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Raciolinguistics

Edited by H. Samy Alim, John R. Rickford, and Arnetha F. Ball

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Sociolinguistics from the Periphery

By Sari Pietikäinen, FinlandAlexandra Jaffe, Long BeachHelen Kelly-Holmes, and Nikolas Coupland

Sociolinguistics from the Periphery "presents a fascinating book about change: shifting political, economic and cultural conditions; ephemeral, sometimes even seasonal, multilingualism; and altered imaginaries for minority and indigenous languages and their users."


Academic Paper


Title: Pre-aspiration and post-aspiration in Scottish Gaelic stop consonants
Author: Claire Nance
Institution: University of Glasgow
Author: Jane Stuart-Smith
Institution: University of Glasgow
Linguistic Field: Phonetics
Subject Language: Gaelic, Scottish
Abstract: This paper aims to describe pre-aspirated and post-aspirated stops in an endangered language, Scottish Gaelic. Our small-scale study investigates several acoustic parameters of Scottish Gaelic stop consonants designed to measure the duration and noisiness of aspiration of the stop in its immediate phonetic context. Our study expands on previous phonetic descriptions of phonemic (pre-)aspiration in three ways: firstly, we provide a more complete durational description of Scottish Gaelic than previous work in the literature; secondly, we apply a new measure, band-pass filtered zero crossing rate (Gordeeva & Scobbie 2010), in order to examine the noisiness of aspiration in addition to durational characteristics. The results from this measure are presented in tandem with durational results in order to assess its usefulness for future research. Thirdly, we consider the possibility of change in the Scottish Gaelic stop system by examining data from older and younger speakers. Results suggest that band-pass filtered zero crossing rate is a useful tool and should be considered in future research on aspiration. Also, durational and zero crossing results indicate that younger speakers have shorter and less noisy pre-aspiration than older speakers. We discuss these results as a possible sound change in progress.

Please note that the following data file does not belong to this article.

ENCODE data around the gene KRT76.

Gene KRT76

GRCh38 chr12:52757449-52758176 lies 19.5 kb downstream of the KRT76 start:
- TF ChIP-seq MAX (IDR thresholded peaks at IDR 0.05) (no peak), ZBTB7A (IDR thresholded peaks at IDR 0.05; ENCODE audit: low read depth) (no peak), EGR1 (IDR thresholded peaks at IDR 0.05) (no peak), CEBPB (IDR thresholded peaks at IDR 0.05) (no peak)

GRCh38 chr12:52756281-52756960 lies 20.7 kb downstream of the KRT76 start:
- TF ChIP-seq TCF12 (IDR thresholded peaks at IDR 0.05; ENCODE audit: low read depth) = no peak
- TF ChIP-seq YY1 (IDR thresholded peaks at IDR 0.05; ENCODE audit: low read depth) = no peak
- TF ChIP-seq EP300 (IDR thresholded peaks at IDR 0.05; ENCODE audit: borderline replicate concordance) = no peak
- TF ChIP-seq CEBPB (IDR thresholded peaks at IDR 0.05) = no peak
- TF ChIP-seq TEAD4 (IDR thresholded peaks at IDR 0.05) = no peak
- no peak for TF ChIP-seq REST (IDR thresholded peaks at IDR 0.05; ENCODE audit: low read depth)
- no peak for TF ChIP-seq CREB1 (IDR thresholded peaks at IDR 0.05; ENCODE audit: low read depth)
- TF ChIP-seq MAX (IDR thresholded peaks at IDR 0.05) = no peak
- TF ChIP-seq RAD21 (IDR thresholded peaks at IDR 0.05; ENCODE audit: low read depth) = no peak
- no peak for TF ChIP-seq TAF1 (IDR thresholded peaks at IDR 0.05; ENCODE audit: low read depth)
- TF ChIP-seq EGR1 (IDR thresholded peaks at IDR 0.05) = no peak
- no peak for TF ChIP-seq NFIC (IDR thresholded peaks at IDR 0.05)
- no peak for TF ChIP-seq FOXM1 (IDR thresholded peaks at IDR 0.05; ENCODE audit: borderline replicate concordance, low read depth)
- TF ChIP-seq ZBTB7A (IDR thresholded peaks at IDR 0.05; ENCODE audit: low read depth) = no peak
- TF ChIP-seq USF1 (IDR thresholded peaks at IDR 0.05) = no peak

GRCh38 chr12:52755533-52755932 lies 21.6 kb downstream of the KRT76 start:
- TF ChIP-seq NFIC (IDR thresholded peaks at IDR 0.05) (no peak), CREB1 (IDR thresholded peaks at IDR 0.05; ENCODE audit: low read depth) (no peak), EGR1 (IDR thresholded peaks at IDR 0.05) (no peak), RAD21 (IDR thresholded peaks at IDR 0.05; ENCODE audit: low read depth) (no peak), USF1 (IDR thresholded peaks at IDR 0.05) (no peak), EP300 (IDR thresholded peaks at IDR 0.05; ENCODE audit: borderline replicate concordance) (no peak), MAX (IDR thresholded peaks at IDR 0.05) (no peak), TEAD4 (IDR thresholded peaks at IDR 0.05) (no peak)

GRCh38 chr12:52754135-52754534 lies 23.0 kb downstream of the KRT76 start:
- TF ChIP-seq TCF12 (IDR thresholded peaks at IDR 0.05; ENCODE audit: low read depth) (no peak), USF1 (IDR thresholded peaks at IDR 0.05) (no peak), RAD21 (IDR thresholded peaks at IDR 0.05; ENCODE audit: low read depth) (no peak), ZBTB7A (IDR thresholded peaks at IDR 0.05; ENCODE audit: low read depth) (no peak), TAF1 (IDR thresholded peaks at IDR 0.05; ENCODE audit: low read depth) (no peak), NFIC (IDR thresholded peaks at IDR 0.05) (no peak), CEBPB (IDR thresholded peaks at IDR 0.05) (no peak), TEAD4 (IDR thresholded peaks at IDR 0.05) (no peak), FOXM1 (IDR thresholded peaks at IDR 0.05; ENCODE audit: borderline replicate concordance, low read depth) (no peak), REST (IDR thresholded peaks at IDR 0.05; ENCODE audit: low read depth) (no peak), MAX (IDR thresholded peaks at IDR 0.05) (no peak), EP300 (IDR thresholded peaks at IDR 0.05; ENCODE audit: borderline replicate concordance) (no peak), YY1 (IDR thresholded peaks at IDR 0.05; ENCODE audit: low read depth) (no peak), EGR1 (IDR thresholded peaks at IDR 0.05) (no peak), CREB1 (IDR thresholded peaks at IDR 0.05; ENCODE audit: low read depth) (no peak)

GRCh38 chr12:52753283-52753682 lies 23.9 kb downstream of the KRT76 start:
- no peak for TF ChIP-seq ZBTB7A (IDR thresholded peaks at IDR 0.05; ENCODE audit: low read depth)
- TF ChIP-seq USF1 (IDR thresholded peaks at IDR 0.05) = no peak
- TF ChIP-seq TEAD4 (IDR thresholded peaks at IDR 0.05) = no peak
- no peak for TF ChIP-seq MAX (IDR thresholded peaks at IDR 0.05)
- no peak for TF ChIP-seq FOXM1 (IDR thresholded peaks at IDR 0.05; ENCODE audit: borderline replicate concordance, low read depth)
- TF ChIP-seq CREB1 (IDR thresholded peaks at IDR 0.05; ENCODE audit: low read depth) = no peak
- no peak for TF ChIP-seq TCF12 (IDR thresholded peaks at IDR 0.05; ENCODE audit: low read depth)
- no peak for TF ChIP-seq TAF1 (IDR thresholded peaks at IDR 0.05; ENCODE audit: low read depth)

CUP AT LINGUIST

This article appears IN Journal of the International Phonetic Association Vol. 43, Issue 2.

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